Understanding Dementia-Related Wandering
Understanding dementia-related wandering is essential for helping those living with a cognitive impairment to stay safe and get the best care. Dementia-related wandering is a symptom of dementia, where an individual will wander away from a familiar environment or repeat the same steps or activities over and over again. In this article, we’ll help you understand the causes, symptoms, behavior management tips, treatment options, and community care options to help you better care for a loved one showing signs of dementia-related wandering. Let’s dive in.
What causes dementia-related wandering?
Dementia-related wandering behaviors can be caused by:
Searching for something
Or even the simple desire to return “home”.
Importance of early intervention
The importance of early intervention cannot be understated — family members and caregivers should observe any changes in behavior in order to address dementia-related wandering as soon as possible. With support and guidance from medical professionals and loved ones, individuals with dementia can stay safer and will still enjoy many positive experiences during this difficult stage of life.
Identifying potential dangers in the home and surrounding areas
Taking dementia-related wandering safety measures is essential to ensuring the well-being of a loved one. This can involve recognizing potential dangers in the home, such as:
Wet spots on the floors
Poorly lit hallways or stairs
Any other tripping hazard
And outside of the house, such as:
Installing locks, alarms, and other safety precautions
Along with being aware, dementia-related wandering safety devices like door locks, wearable tech, and alarms should be installed. Additionally, it’s important to secure outdoor spaces as well. These wandering safety precautions work together to help protect a person living with dementia from potential harm.
Behavioral Approaches for Dementia-Related Wandering
Dealing with dementia-related wandering behavior can be difficult and overwhelming, but there are several effective techniques that caregivers can use when responding to dementia-related wandering.
Tips for caregivers
Engage in physical and mental activities. Engaging the mind and body is an important strategy for stimulating the mind, while developing a daily routine can provide structure and stability.
Redirection. Redirecting the person’s attention or engaging in meaningful activity can also help divert their attention away from wandering behavior.
Stay calm. Responding calmly to dementia-related wandering behavior is key, as it helps to ensure a less stressful and healthier/more trusting environment for both you as the caregiver and your care recipient. Try to keep your cool, even if you feel anything but, as you navigate the situation.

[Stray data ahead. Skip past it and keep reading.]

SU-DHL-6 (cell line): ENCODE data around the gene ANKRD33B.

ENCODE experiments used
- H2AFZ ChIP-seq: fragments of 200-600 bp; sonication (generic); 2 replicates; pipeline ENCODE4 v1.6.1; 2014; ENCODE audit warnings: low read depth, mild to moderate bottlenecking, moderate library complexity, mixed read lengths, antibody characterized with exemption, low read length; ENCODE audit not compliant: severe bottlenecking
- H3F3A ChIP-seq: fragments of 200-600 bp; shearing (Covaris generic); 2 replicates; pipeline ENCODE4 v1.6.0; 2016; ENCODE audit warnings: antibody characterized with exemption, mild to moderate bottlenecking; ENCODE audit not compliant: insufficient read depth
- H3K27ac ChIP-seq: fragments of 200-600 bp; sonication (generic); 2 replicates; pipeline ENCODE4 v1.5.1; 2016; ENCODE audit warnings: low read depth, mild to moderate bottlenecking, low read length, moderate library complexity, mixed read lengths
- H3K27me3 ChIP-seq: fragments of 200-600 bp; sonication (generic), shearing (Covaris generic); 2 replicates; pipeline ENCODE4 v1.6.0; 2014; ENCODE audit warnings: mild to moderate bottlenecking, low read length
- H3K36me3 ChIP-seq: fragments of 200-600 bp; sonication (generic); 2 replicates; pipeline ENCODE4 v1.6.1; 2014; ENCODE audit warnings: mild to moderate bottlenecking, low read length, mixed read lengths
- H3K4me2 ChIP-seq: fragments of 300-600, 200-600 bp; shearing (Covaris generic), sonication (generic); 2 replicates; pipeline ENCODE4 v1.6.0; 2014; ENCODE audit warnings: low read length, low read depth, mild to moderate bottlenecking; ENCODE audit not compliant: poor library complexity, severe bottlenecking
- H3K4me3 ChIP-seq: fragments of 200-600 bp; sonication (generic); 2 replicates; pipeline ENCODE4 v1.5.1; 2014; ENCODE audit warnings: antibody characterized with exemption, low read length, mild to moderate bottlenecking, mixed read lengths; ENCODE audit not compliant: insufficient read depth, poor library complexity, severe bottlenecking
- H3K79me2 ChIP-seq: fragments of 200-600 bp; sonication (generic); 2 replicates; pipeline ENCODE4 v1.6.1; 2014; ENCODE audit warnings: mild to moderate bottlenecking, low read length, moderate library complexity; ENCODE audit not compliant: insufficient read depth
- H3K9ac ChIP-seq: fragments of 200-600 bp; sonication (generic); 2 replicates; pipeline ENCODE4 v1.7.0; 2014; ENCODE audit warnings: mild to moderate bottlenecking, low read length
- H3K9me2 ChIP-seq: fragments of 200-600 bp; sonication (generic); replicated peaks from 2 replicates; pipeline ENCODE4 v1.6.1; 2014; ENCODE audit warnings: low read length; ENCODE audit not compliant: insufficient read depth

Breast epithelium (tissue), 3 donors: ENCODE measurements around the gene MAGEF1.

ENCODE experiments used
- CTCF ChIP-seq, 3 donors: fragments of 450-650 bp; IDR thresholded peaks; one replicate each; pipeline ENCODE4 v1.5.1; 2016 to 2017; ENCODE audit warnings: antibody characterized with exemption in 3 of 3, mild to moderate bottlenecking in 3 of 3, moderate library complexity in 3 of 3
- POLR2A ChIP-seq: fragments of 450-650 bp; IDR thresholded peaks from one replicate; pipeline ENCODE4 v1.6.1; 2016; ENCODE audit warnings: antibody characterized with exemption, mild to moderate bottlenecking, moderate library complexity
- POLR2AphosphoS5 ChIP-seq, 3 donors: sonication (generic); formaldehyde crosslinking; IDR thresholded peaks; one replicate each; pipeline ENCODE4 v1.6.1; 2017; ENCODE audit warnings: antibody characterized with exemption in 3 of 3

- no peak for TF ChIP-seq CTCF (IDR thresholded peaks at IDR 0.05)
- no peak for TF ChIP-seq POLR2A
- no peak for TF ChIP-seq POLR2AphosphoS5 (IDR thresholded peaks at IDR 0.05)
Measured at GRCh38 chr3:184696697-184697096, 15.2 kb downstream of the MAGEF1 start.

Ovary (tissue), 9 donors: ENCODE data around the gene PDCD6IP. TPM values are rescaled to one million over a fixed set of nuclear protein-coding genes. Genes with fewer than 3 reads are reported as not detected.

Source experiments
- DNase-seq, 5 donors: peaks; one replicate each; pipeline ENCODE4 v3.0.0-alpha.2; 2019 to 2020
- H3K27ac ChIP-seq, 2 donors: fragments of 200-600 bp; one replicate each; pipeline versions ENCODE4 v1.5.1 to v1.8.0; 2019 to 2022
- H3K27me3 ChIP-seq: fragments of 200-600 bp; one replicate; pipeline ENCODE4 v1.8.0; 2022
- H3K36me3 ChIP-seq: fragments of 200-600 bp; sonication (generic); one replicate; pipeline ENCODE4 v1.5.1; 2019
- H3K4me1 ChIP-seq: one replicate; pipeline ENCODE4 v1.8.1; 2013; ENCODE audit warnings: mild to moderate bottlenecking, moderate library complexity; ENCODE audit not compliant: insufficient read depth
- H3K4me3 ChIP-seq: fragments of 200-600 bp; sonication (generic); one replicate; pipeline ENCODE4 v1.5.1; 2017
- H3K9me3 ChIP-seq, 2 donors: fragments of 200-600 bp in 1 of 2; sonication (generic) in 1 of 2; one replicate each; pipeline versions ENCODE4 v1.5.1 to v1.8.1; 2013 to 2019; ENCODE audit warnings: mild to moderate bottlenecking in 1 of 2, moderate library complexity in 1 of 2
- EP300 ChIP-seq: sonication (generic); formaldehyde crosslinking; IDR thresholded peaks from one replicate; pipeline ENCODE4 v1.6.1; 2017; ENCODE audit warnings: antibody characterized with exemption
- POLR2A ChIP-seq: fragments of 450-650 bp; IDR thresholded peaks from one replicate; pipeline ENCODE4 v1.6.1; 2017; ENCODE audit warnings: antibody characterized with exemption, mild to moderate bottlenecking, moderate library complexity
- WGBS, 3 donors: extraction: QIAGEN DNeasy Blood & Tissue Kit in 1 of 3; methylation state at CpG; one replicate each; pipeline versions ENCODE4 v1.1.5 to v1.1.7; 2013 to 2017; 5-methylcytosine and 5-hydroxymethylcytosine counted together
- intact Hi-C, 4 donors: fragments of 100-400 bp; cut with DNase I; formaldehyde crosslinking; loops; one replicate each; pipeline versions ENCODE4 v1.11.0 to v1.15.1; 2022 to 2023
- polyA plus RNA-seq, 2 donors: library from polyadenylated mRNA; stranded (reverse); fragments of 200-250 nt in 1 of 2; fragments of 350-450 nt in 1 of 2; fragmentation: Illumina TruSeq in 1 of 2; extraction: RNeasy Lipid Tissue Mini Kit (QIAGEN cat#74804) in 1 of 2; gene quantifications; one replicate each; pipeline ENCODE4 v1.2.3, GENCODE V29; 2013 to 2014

With patience and understanding, dementia-related wandering can often be decreased through these behavioral approaches.
Having dementia and caring for a loved one with dementia can be an extremely difficult experience. It can be even more painful if your loved one is struggling with dementia-related issues such as wandering.
There are multiple options for treatment that a doctor might suggest, such as antipsychotic medications or cholinesterase inhibitors.
Cholinesterase inhibitors aid in increasing memory function, though the effectiveness of this medication depends on the brand, type of dementia, and degree of dementia being treated. (Source)
Antipsychotics are only recommended as a last-resort treatment for dementia (Source). They are primarily used to alleviate psychosis behaviors such as hallucinations. They may provide helpful control of symptoms like agitation and aggression, but should always be discussed with your doctor before starting as they come with certain risks.
That’s why talking with your doctor about medications and other treatment alternatives is key to finding an effective regimen to bring relief to you and your loved one
Wandering Across the Stages of Dementia
Here's a table outlining how the tendency to wander may progress over time outlined by the different stages of dementia:
Wandering Tendencies by Stage of Dementia
Early Stage - Occasional forgetfulness, becoming lost in familiar places
Mid-Stage - Increased tendency to wander, disorientation in familiar surroundings
Late Stage - Constant wandering, difficulty recognizing familiar people and places
Taking care of a loved one with dementia is a difficult undertaking, and you may find yourself feeling overwhelmed from time to time (or all the time). Thankfully, there are many community resources available to offer guidance and support.
Support groups. Support groups provide an understanding environment for families to talk about their experiences, express emotions, and share information about caring for someone living with dementia.
Adult daycare. Adult daycare programs can give family caregivers some respite from the caregiving role by providing social activities and supervised care during the day.
In-home care. In-home care services help protect the health, safety, and independence of those affected by dementia by providing assistance with basic needs such as feeding, hygiene, or medication management.
Through these kinds of community resources, those caring for a loved one living with dementia have access to vital support in order to better manage both the physical and emotional challenges of caregiving. Our professionals at CRC OC are here to help connect you with these resources, so get into contact with us today.
If you’re providing care to someone with dementia, we invite you to check out our free resources. To get more information about the resources we have available to you as an Orange County, California caregiver, contact us at the California Caregiver Resource Center of Orange County.
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